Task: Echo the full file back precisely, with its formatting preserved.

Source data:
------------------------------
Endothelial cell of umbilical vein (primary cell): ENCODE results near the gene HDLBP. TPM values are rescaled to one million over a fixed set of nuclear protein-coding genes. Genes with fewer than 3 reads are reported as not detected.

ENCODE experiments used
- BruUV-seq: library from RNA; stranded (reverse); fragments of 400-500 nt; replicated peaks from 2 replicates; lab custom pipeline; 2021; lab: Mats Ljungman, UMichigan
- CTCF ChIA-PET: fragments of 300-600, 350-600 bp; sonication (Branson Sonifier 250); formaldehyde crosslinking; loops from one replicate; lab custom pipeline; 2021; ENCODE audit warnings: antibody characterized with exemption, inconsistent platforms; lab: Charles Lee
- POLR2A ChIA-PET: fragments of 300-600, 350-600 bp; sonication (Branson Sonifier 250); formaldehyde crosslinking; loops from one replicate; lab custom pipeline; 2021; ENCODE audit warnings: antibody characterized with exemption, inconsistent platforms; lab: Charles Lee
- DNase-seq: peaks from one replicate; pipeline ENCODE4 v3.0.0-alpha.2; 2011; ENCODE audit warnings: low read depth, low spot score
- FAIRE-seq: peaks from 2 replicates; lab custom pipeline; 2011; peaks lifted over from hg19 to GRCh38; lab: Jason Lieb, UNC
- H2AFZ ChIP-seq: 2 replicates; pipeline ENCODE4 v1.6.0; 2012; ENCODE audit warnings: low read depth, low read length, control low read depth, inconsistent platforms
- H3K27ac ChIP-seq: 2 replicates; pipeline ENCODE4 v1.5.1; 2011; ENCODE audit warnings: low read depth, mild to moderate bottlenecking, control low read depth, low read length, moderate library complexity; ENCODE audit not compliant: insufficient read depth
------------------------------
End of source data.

Endothelial cell of umbilical vein (primary cell): ENCODE results near the gene HDLBP. TPM values are rescaled to one million over a fixed set of nuclear protein-coding genes. Genes with fewer than 3 reads are reported as not detected.

ENCODE experiments used
- BruUV-seq: library from RNA; stranded (reverse); fragments of 400-500 nt; replicated peaks from 2 replicates; lab custom pipeline; 2021; lab: Mats Ljungman, UMichigan
- CTCF ChIA-PET: fragments of 300-600, 350-600 bp; sonication (Branson Sonifier 250); formaldehyde crosslinking; loops from one replicate; lab custom pipeline; 2021; ENCODE audit warnings: antibody characterized with exemption, inconsistent platforms; lab: Charles Lee
- POLR2A ChIA-PET: fragments of 300-600, 350-600 bp; sonication (Branson Sonifier 250); formaldehyde crosslinking; loops from one replicate; lab custom pipeline; 2021; ENCODE audit warnings: antibody characterized with exemption, inconsistent platforms; lab: Charles Lee
- DNase-seq: peaks from one replicate; pipeline ENCODE4 v3.0.0-alpha.2; 2011; ENCODE audit warnings: low read depth, low spot score
- FAIRE-seq: peaks from 2 replicates; lab custom pipeline; 2011; peaks lifted over from hg19 to GRCh38; lab: Jason Lieb, UNC
- H2AFZ ChIP-seq: 2 replicates; pipeline ENCODE4 v1.6.0; 2012; ENCODE audit warnings: low read depth, low read length, control low read depth, inconsistent platforms
- H3K27ac ChIP-seq: 2 replicates; pipeline ENCODE4 v1.5.1; 2011; ENCODE audit warnings: low read depth, mild to moderate bottlenecking, control low read depth, low read length, moderate library complexity; ENCODE audit not compliant: insufficient read depth